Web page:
8. Super Monkey Ball (11)
9. PocketGuitar (7)
10. iCopter (-)
11. Pocket God (12)
12. London Tube (-)
13. Bejeweled 2 (4)
14. Texas Hold’em (10)
15. Real Football 2009 (-)
16. Blocked (-)

17. Fieldrunners (15)
18. Tetris (9)
19. iShoot (19)
20. iFart Mobile (16)

UK Top 20 All-Time Free Apps
UK (US & Canada)
1. Facebook (1)
2. iPint (-)
3. Google Earth (2)
4. PAC-MAN Lite (5)
5. Touch Hockey: FS5 (8)
6. Labyrinth Lite Edition (9)
7. Lightsaber Unleashed (14)
8. Tap Tap Revenge (4)
9. Flashlight (10)
10. Shazam (5)
11. Backgrounds (7)
12. iBowl (13)
13. Crazy Penguin Catapult (-)
14. Remote (20)
15. BubbleWrap (19)
16. Audi A4 Driving Challenge (-)
17. Darts (-)
18. eBay Mobile (-)
19. (-)

20. Movies (12)


Australia/New Zealand/Spain/France Top 20 Paid Apps
Australia (US & Canada)
1. Crash Bandicoot Nitro Kart 3D (1)
2. allRadio (-)
3. Texas Hold’em (10)
4. Ocarina (14)
5. iBeer (5)
6. Enigmo (3)
7. Koi Pond (2)
8. Pocket Guitar (7)
9. Super Monkey Ball (11)
10. Flick Fishing (8)
11. WifiTrak (-)
12. Brain Challenge (-)
13. Asphalt 4: Elite Racing (-)

14. Monopoly (20)
15. Cro-Mag Rally (13)
16. Real Football 2009 (-)
17. Moto Chaser (6)
18. Fieldrunners (15)
19. Face Melter (-)
20. Tiki Towers (-)

Australia/New Zealand/Spain/France Top 20 Free Apps
Australia (US & Canada)
1. Facebook (1)
2. Labyrinth Lite Edition (9)
3. Touch Hockey: FS5 (8)
4. Google Earth (2)
5. Shazam (5)
6. Flashlight (10)
7. PAC-MAN Lite (5)
8. Remote (20)
9. iBowl (13)
10. Tap Tap Revenge (4)
11. Free Translator (-)
12. Crazy Penguin Catapult (-)

13. Lightsaber Unleashed (14)
4. Backgrounds (7)
15. Audi A4 Driving Challenge (-)
16. Fastlane Street Racing (-)
17. iHandy Level Free (-)
18. AroundMe (-)
19. fring (-)
20. Sudoku (-)

In which I take an Apple patent and suggest that it could form the basis of a new collaborative on-location application for the cloud, iPhone and iPod Touch for TV and film makers.

Storyboards are fine in principle, but crews need to use enough setups to cover enough angles to capture the drama so that directors and editors can later tell the story in ways that that they didn’t plan.

The recent patent granted to Apple is more about shoot planning than storyboarding. Instead of creating a comic-book simulation of a potential film, it helps movie makers plan how to cover the action in a scene.


In a potential ProApps product, Apple imagine using the script to plan where characters will stand, how they’ll move and where the camera will be to film it, and possibly where the camera will be when getting different close-up, medium and wide shots.

Another aspect of this patent (according to the text at the World Intellectual Property Organization) implies that the output of this system wouldn’t be paper printouts to go with script sides. As at least two of the authors are from Apple’s iPhone team, maybe this system is about creating and maintaining a model for how production will proceed.
A model that location managers, art directors, set dressers, continuity people, crew, caterers, actors and the post-production team will have continual access to using digital technology – on browsers and iPhones (which may be in Airline Mode some of the time).

This tool should have post-production uses too. It might replaced lined scripts. For an explanation of lined scripts (and how they are used with Avid’s ScriptSync feature), read Oliver Peters’ article on his blog.

Instead of lines showing number of setups and number of takes being written on the script, the editor will be able to look at the footage captured in the context of the scene in 3D-space. It’s interesting that Apple might now attempt to introduce new organisational techniques that supplant the methods used over the last 75 years.

As an aside, this is the first patent that reminds me of a book. If it comes to pass, this system will help you plan your film following the tenets of Daniel Arijon’s Grammar of the Film Language – a useful director’s text from 1976 (check out the positive reviews on Amazon).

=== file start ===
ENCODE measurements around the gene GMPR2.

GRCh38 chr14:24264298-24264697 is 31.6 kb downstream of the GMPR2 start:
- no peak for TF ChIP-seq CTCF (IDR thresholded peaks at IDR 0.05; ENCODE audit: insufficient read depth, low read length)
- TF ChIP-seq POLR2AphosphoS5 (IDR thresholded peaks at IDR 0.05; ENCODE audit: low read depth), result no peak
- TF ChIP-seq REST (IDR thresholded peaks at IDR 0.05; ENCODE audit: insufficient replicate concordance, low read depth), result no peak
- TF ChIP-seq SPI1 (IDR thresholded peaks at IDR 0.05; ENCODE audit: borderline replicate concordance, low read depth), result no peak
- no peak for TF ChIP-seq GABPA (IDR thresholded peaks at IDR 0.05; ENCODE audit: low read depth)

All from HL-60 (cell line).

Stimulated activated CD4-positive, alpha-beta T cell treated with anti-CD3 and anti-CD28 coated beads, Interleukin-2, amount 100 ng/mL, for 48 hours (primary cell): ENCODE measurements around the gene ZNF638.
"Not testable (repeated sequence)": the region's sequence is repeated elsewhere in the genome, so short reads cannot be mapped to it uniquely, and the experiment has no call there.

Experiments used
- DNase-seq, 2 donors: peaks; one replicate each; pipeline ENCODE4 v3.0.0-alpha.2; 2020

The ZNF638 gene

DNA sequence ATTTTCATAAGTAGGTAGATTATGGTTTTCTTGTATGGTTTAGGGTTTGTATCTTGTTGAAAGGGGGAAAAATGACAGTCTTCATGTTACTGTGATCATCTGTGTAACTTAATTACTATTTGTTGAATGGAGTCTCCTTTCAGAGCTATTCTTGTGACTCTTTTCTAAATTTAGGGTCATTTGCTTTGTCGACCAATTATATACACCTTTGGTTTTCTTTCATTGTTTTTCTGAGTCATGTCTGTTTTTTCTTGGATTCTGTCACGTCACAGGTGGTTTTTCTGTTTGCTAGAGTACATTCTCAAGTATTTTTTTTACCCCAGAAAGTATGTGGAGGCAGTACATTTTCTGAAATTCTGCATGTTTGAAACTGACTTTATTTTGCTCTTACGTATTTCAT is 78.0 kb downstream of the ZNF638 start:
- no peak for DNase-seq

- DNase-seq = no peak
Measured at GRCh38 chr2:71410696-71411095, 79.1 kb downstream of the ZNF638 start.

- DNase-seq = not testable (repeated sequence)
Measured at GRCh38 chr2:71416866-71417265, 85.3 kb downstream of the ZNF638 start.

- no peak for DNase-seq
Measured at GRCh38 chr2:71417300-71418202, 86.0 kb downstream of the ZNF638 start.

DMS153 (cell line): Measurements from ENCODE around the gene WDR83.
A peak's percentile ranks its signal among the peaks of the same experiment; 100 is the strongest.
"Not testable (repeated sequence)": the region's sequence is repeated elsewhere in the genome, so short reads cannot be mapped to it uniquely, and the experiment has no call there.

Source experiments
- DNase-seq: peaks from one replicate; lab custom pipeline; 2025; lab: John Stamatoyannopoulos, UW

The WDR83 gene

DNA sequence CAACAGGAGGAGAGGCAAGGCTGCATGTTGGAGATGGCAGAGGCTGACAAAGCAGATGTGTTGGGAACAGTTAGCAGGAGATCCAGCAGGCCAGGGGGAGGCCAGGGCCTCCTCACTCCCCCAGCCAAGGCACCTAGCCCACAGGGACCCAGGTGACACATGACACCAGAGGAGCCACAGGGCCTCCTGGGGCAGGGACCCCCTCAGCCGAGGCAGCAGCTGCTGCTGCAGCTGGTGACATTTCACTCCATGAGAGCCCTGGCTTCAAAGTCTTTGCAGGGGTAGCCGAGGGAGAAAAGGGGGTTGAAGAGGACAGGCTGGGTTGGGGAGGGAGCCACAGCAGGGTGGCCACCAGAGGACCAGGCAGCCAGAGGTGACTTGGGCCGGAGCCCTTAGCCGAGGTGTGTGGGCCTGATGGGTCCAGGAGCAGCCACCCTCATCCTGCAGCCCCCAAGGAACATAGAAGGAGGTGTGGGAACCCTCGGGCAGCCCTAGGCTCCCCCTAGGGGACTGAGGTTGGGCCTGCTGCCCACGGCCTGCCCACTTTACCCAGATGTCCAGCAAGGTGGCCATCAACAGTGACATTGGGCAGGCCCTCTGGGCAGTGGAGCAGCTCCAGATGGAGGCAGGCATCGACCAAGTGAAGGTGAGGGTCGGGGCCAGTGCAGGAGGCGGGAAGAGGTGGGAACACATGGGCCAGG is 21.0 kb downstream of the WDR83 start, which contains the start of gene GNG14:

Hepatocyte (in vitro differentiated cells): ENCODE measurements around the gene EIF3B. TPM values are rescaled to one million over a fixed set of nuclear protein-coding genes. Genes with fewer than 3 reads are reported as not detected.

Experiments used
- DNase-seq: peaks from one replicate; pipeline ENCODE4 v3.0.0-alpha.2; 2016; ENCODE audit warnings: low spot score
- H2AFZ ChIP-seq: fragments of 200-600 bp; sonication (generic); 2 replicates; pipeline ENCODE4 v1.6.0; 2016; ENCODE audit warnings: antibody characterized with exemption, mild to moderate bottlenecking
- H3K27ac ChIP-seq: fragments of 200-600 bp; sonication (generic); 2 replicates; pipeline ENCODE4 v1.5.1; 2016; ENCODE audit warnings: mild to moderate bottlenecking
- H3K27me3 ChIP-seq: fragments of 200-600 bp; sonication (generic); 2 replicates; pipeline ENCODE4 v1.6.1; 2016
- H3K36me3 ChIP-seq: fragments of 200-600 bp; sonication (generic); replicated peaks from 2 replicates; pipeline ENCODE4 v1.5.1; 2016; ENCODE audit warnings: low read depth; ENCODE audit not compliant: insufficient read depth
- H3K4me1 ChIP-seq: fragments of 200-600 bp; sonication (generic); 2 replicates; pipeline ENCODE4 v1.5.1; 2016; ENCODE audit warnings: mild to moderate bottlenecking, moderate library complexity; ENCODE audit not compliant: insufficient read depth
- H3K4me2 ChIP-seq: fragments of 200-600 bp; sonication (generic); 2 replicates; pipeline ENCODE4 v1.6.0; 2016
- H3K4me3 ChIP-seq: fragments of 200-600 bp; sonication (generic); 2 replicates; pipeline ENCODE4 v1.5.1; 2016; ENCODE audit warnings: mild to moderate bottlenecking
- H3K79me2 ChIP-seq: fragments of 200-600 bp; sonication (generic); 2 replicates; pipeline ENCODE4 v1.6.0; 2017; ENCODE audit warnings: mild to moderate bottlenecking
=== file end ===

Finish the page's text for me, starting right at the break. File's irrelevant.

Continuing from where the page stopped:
1. Call O2 on 0870 600 3009 and put a bar on your number. That will stop anyone else making expensive calls on your account

2. If you haven’t protected your phone with a Passcode lock, you need to change the passwords for your email accounts. That will stop people sending mail using your account.

3. If any of the applications on your iPhone store password information for access to web services, change those passwords. I changed my blog admin password (because the iPhone WordPress application can modify anything on this blog using the password stored within). I also changed my Twitter password – so that anyone finding/stealing my phone can’t tweet using my account. I didn’t change my iTunes (App) Store password as you have to enter it each time you download paid music and applications.

4. After 40 hours O2 will be able to report on specific phone calls on your phone between when you last used the phone and when you arranged the bar to stop outgoing and incoming calls. This will give you an idea whether you’re likely to get your phone back. In my case I knew that the person who stole/found the phone won’t be handing it back after they spent as much time as they could making calls until the phone was barred.

5. If you don’t have insurance (and you want to replace your iPhone with another iPhone), you’ll need to buy a Pay-As-You-Go iPhone from your local Apple, Carphone Warehouse or O2 store. If you don’t, and you got your iPhone on a monthly contract, O2 will still charge you your full monthly fee until the end of your contract – even if you have no iPhone to use.

6. Your replacement iPhone will cost you to £352.50/£401.45 for 8/16GB. Those prices are £10 more than the list price. To buy an iPhone that is unsubsidised by O2, you have to add a minimum of £10 to the SIM that comes with the phone.

7. If you have a monthly contract, you’ll need a SIM card that can tells your replacement iPhone to use your old telephone number. You can get this for free from an O2 shop, or you they’ll post you one in 3-5 days.

8. As the iPhone gets backed up when you sync using iTunes, you won’t lose much information. Insert the SIM associated with your old number into you new phone. Connect it to the iTunes you synced your lost iPhone with. iTunes will offer to restore the backup from your old phone to the new one. If the new phone hasn’t been updated with the same firmware your old phone had, you won’t be able to use your backup immediately. You’ll need to let iTunes upgrade the firmware. Once the firmware has been updated, on the Summary tab, choose Restore to choose your old backup to restore your iPhone (The note next to this option isn’t accurate – it says ‘you can restore its original settings by clicking Restore’ – in this case you’ll be recovering an old backup and applying it to an iPhone with the new firmware).

%d bloggers like this: